LAN Cabling

Posted on 2003-03-11
Medium Priority
Last Modified: 2010-03-19

We want to network upto 10 PCs in different rooms of an office.
Wall plugs have RJ-45 socket.

Is the procedure as simple as this:

1. Install NICs in all PCs
2. Drop UTP cabling between all PCs and their respective wall-plugs
3. Configure TCP/IP or Netbeui to get the PCs to communicate
4. Setup NTFS permissions to establish access where required

My problem is I know the cables should collect somewhere together & at this point I will link them into a hub/switch.  But we cannot find any such place in the office.

If I want to just setup a simple peer-to-peer LAN with a printer on one of the PCs, can I just apply the 4 steps above & not worry about the hub?

Pls. give me whatever advice you can.
Question by:salafi
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Accepted Solution

Goldwing earned 152 total points
ID: 8111455
No you need a switch/hub to connect those pc's together.
If there are RJ-45 wall sockets, and they are cabled there should be a collection point with a patchpanel, look around for a rack with alot of RJ-45 sockets on it.

Expert Comment

ID: 8111460
Is this building a building housing more than one office/company?

If so it could be that the patchpanel is centralized and maintained by another company or the building owners itself.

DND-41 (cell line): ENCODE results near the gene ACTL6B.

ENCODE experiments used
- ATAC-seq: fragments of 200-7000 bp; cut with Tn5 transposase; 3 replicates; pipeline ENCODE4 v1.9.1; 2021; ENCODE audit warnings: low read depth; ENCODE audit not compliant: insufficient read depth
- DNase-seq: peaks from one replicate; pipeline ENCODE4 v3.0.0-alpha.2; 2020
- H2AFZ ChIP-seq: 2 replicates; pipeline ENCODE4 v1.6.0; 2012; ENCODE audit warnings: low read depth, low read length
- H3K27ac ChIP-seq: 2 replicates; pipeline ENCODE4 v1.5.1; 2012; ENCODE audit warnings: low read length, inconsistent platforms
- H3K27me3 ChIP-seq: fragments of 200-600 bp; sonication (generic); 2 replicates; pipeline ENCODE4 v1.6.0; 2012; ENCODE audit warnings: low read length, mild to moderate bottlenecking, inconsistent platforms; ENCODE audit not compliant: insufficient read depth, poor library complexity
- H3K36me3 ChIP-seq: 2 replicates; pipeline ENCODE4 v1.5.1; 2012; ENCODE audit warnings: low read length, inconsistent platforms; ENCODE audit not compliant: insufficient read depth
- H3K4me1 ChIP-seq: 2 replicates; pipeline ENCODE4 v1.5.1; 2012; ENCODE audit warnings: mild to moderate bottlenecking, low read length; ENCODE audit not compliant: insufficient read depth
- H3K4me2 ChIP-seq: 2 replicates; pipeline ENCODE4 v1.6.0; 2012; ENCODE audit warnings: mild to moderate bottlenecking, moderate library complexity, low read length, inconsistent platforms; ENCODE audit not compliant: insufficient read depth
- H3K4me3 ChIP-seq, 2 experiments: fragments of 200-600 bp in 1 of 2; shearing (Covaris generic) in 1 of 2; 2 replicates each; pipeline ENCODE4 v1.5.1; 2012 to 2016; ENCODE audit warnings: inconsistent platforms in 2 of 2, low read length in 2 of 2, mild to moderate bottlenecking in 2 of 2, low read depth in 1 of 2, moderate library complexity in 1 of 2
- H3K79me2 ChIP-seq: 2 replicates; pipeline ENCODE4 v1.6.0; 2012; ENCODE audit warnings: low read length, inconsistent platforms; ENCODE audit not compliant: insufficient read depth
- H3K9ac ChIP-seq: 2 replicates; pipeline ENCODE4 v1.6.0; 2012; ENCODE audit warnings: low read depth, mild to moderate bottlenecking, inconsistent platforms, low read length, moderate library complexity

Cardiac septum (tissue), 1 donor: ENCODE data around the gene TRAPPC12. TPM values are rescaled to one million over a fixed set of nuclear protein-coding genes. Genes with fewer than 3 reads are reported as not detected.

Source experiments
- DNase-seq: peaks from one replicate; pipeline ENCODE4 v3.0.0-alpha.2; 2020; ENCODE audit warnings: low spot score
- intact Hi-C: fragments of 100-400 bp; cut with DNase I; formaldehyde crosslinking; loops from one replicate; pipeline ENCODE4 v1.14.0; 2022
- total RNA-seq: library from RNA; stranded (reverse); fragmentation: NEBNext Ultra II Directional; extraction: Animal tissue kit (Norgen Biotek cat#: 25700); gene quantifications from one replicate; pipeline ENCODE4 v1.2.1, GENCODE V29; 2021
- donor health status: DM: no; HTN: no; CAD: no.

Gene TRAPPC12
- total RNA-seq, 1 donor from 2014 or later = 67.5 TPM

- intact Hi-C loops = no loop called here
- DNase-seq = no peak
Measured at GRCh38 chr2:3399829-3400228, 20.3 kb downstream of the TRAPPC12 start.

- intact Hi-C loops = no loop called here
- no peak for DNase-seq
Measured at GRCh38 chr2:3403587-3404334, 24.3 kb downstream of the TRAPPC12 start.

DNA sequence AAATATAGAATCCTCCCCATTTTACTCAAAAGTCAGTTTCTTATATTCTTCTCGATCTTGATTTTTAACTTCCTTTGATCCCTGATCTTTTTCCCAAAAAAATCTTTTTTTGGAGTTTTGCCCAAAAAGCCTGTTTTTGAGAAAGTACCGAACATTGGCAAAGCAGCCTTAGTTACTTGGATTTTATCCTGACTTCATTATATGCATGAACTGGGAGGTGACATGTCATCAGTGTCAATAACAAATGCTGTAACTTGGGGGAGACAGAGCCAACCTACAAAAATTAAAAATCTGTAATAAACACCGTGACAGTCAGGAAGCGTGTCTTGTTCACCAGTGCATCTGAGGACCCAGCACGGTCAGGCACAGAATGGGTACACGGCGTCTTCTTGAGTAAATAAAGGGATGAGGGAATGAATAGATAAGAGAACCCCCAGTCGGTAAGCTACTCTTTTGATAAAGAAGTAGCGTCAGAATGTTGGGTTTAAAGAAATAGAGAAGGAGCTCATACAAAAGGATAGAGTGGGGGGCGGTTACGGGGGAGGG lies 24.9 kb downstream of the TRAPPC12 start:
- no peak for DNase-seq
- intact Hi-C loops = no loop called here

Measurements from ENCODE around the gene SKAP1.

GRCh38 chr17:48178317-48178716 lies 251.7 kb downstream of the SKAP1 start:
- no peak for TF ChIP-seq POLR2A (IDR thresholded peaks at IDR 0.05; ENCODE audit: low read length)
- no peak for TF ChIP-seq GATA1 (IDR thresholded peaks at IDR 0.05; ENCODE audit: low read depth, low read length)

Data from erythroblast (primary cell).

Expert Comment

ID: 8111553
Basic answer --- You need a  Hub or Switch(preferred).

You have the basic logic correct, but option 4 is Operating System settings, needed to control access and permissions.

The HUB/SWITCHES is the needed for the HARDWARE to talk to each other.

Simply put,

the NIC, CABLE, HUB, SWITCH, and PATCH PANEL work at a hardware level


WINDOWS(Operating System), NETBEUI, TCP/IP, NTFS permissions is software level.


Assisted Solution

rrhunt28 earned 148 total points
ID: 8112781
One other bit, you mentioned all the PC's have plugs at them.  Are they wall plugs with punch down's, if so you can connect right to them, with a punch down tool. And you will want to go with a switch, the cost is not much more than a hub, and it will make a faster network over all.  Ideally if you do plan on expanding in the future, you might want to invest in a patch panel like angry tech mentioned.  It is basicaly just a block that allows you to keep all the cable runs ends in one logical place.  You also use the same punch down tool to hook them up.

Expert Comment

ID: 9153160
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